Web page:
In 1983, members of the New York State Organized Crime Task Force (OCTF) installed an electronic surveillance device inside the dashboard on Avellino's Jaguar while he and his wife were at a dinner dance. Agents then listened to many conversations between Corallo, Avellino, and other mobsters as they drove around the city. From these recorded conversations, OCTF learned the Commission's internal structure, history, and relations with other crime families. These conversations were shared with federal prosecutors and provided them with invaluable evidence against Corallo and other family bosses in the Mafia Commission Trial.
The indictments and arrests on February 25, 1985, included nine defendants:
- Paul "Big Paul" Castellano, boss of the Gambino crime family
- Anthony "Fat Tony" Salerno, boss of the Genovese crime family
- Anthony "Tony Ducks" Corallo, boss of the Lucchese crime family
- Philip "Rusty" Rastelli, boss of the Bonanno crime family
as well as their subordinates,
- Aniello Dellacroce, Gambino family underboss
- Gennaro "Gerry Lang" Langella, Colombo family acting boss/underboss
- Salvatore "Tom Mix" Santoro, Lucchese family underboss
- Christopher "Christy Tick" Furnari, Lucchese family consigliere
- Ralph "Little Ralphie" Scopo, Colombo family soldier
Added shortly after:
- Carmine "Junior" Persico, boss of the Colombo crime family
- Stefano Canone, Bonanno family consigliere
- Anthony "Bruno" Indelicato, Bonanno family capo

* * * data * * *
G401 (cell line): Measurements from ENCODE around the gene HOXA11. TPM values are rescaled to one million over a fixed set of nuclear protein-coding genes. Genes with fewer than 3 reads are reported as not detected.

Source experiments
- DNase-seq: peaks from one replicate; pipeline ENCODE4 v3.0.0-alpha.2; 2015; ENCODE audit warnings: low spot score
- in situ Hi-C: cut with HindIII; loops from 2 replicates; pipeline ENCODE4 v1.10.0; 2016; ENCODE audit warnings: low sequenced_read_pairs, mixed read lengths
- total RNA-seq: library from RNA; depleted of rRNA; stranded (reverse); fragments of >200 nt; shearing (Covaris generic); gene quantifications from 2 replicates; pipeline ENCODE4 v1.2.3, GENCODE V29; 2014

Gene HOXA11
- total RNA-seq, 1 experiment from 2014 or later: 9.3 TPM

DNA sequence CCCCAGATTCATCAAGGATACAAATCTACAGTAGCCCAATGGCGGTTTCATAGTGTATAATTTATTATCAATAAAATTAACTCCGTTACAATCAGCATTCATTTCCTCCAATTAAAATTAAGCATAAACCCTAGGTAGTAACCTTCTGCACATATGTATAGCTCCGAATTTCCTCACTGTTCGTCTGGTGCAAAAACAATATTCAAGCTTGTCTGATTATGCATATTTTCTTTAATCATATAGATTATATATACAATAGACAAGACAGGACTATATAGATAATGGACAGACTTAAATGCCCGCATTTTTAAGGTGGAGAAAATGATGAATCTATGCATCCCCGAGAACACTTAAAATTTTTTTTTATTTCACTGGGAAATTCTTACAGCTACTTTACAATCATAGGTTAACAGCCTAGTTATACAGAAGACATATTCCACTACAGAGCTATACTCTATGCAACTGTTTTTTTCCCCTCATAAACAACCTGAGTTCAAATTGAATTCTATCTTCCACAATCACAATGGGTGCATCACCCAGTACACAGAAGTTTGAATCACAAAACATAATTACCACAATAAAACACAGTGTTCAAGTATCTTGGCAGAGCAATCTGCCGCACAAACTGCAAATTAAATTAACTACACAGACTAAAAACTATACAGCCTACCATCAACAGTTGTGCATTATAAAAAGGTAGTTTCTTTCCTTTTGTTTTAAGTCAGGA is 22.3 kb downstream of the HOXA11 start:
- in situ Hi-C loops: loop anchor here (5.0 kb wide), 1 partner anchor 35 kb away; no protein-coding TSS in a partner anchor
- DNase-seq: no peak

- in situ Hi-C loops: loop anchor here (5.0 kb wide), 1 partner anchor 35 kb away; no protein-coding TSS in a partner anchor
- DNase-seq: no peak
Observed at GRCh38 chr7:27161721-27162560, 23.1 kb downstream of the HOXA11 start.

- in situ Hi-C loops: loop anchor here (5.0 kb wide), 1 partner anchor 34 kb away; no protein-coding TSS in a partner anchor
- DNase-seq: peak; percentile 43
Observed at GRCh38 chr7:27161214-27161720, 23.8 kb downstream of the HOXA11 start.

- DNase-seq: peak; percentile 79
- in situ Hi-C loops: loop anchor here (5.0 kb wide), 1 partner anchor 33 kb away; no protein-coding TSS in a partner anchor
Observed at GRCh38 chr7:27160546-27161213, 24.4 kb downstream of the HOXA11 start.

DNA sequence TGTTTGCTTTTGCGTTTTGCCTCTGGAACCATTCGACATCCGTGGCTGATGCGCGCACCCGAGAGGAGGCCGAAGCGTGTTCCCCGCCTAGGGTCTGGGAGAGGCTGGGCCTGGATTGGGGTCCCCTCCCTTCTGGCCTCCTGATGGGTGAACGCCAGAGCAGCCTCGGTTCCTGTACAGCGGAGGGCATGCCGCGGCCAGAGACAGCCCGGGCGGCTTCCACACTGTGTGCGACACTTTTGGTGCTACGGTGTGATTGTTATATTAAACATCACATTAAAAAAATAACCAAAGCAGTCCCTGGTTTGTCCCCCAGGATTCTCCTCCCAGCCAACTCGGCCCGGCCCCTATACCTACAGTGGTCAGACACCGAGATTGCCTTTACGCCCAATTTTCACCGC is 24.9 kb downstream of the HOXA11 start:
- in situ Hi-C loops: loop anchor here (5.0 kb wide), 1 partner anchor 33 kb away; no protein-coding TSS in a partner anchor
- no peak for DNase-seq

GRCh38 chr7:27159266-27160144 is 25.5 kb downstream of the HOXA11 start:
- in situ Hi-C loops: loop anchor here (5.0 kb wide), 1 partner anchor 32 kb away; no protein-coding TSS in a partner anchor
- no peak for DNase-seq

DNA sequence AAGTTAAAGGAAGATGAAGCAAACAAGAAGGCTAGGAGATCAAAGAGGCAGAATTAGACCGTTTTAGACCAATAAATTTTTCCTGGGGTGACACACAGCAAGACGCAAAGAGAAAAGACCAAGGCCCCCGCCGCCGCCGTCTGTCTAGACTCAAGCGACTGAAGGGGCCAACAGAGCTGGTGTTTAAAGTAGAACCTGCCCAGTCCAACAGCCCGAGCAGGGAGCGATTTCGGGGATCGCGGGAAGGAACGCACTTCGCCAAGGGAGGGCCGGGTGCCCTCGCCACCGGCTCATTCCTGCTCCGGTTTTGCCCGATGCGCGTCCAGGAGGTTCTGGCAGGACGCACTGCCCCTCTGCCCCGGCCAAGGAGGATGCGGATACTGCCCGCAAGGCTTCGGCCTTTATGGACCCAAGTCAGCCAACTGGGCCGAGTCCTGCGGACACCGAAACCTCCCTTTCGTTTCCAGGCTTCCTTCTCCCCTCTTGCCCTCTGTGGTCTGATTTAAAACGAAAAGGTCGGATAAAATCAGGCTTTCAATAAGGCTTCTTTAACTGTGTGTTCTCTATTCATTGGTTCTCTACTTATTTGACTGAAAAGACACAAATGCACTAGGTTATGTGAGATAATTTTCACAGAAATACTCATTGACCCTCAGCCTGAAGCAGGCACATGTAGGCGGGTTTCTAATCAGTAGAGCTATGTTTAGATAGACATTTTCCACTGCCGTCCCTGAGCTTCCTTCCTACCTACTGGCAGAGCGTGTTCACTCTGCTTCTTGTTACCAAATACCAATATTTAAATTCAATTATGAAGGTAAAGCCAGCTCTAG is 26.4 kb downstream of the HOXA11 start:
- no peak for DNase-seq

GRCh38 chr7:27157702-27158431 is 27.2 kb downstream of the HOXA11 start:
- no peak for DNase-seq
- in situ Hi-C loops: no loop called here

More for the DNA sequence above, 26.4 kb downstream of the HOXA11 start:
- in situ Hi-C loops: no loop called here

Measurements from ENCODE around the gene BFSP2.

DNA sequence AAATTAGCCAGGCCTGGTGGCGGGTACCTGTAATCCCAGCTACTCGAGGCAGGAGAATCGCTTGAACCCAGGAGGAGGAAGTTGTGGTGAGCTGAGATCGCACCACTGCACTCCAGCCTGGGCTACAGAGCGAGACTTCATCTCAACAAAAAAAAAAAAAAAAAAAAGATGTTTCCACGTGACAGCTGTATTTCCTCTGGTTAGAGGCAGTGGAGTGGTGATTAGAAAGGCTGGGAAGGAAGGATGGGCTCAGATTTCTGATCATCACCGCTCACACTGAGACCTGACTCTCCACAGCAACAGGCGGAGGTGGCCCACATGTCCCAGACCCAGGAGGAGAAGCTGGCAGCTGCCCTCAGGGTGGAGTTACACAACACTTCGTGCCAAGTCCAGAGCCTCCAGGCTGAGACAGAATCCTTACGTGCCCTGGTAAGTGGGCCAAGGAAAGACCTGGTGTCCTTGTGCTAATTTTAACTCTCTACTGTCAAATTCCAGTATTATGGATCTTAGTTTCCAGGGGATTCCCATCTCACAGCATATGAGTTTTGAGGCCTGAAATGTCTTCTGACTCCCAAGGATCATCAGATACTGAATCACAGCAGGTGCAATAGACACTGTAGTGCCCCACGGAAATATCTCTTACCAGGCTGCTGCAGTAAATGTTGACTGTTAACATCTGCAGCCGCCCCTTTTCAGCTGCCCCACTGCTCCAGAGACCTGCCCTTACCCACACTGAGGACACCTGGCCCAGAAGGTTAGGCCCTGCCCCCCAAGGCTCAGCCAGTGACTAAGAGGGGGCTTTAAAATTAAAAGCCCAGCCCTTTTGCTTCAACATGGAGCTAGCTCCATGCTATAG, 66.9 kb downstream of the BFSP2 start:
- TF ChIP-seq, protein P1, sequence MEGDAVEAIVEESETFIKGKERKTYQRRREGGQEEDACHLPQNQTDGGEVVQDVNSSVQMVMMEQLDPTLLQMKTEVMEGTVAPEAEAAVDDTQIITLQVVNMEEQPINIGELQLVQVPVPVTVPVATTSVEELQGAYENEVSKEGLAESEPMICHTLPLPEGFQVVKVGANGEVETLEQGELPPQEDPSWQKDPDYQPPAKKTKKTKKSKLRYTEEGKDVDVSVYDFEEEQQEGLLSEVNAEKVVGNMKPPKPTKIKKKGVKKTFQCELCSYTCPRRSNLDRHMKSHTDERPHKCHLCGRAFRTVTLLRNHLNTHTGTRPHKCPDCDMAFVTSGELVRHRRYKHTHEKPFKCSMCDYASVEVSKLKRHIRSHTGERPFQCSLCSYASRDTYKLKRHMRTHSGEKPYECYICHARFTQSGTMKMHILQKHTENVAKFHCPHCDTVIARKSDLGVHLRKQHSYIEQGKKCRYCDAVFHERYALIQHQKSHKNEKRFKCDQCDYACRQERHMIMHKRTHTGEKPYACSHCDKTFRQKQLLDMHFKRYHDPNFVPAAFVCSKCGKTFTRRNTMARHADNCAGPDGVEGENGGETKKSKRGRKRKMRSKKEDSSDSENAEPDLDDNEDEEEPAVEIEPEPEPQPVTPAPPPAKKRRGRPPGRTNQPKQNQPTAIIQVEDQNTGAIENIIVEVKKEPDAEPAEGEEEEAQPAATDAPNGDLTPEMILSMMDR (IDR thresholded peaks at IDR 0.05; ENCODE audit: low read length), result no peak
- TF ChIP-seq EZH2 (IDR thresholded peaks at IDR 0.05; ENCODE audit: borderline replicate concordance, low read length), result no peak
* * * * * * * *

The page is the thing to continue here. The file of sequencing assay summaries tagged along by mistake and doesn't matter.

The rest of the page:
On February 25, 1985, nine New York Mafia leaders were indicted for narcotics trafficking, loansharking, gambling, labor racketeering and extortion against construction companies. On July 1, 1985, the original nine men, with the addition of two more New York Mafia leaders, pleaded not guilty to a second set of racketeering charges as part of the trial. Prosecutors aimed to strike at all the crime families at once using their involvement in the Commission. On December 2, 1985, Dellacroce died of cancer. Castellano was later murdered on December 16, 1985.
According to Colombo hitman and FBI informant Gregory Scarpa, Persico and Gambino boss John Gotti backed a plan to kill the lead prosecutor, and future New York mayor, Rudy Giuliani in late 1986, but it was rejected by the rest of the Commission.
In the early 1980s, the Bonanno family were kicked off the Commission due to the Donnie Brasco infiltration, and although Rastelli was one of the men initially indicted, this removal from the Commission actually allowed Rastelli to be removed from the Commission Trial as he was later indicted on separate labor racketeering charges. Having previously lost their seat on the Commission, the Bonannos suffered less exposure than the other families in this case.
When the lawyers for the accused mafiosi reviewed the evidence, they realized their clients' chances at trial were slim. However, when they sounded out possible plea bargain terms, Giuliani demanded that the defendants plead guilty to the stiffest charges in the indictment, which carried sentences that would have all but assured they would die in prison. The seven defense lawyers, as well as Persico's legal adviser (Persico was acting as his own lawyer) then decided to admit that the Mafia and the Commission existed, but argue that membership in the Mafia or being a boss were not in and of themselves evidence of criminal activity. The mafiosi initially balked, believing that it would amount to a violation of the code of omertà. However, the lawyers impressed upon their clients that they could not credibly deny the existence of the Mafia in the face of their own recorded references to it. Ultimately, the mafiosi agreed to this strategy as long as they did not have to personally admit the Mafia existed.